Texas oilman turned art detective drills deep for 'Monuments Men'
By Marice Richter
DALLAS (Reuters) - Former tennis pro turned Texas oilman Robert Edsel took a risk when he walked away from a lucrative business to launch the third act of his life as a detective specializing in art plundered by Nazi Germany.
Now, with a best-selling novel and after rubbing shoulders with Hollywood headliners such as George Clooney, the gamble seems to have paid off.
Edsel is the man behind "The Monuments Men," whose book about the allied forces team tasked with returning looted art to rightful owners after World War Two has been given the full Hollywood treatment.
Clooney assembled a top-shelf cast to play art experts and took on directing the film version, which opens nationwide on Friday.
"There is really nothing like a Hollywood film to raise awareness about the important work that has been done and still needs doing," he said.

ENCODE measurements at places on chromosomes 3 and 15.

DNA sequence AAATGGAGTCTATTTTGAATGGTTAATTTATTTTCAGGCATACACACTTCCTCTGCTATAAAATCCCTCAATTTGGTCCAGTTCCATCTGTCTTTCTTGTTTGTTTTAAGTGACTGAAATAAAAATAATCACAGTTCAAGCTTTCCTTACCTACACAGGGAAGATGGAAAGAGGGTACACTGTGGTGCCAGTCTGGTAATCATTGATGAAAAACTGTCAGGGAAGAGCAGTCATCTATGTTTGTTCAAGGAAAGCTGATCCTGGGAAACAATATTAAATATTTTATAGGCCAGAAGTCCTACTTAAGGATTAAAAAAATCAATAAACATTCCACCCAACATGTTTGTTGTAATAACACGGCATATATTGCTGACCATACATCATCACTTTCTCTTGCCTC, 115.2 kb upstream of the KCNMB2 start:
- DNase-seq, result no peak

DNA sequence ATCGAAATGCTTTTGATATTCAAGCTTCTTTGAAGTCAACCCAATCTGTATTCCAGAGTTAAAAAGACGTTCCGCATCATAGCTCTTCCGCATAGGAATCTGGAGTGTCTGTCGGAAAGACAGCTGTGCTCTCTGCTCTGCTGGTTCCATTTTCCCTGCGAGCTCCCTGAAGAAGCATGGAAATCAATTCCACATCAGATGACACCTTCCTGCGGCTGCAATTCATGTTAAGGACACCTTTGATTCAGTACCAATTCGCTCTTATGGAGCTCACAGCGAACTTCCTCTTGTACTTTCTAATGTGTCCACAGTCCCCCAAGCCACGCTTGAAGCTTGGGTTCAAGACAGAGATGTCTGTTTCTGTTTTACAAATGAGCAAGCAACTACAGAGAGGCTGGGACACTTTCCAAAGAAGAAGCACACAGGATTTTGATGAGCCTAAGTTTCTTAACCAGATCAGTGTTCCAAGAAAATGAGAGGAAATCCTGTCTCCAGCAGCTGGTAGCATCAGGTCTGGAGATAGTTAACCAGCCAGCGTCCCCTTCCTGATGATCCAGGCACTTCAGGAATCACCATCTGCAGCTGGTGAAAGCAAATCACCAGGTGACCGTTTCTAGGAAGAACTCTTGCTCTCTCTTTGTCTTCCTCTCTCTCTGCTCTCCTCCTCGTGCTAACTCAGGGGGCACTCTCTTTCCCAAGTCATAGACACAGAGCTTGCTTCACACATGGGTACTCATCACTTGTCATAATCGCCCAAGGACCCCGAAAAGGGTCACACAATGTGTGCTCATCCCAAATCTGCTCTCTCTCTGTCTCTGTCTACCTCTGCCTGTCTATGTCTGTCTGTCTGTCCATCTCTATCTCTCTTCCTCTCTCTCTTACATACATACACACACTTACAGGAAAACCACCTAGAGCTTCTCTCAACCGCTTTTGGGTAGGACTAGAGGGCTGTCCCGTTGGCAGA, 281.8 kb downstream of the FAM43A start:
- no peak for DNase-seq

Edsel, 57, acknowledges that some liberties were taken to compress his book into a two-hour movie, but that doesn't bother him.
"The overarching principles of their achievement and heroism are well represented," he told Reuters.
As the spotlight is trained on the search for millions of artifacts stolen by the Nazis, it also brings attention to Edsel's Dallas-based Monuments Men Foundation, where efforts to return the stolen artwork continue nearly 70 years later. Continued...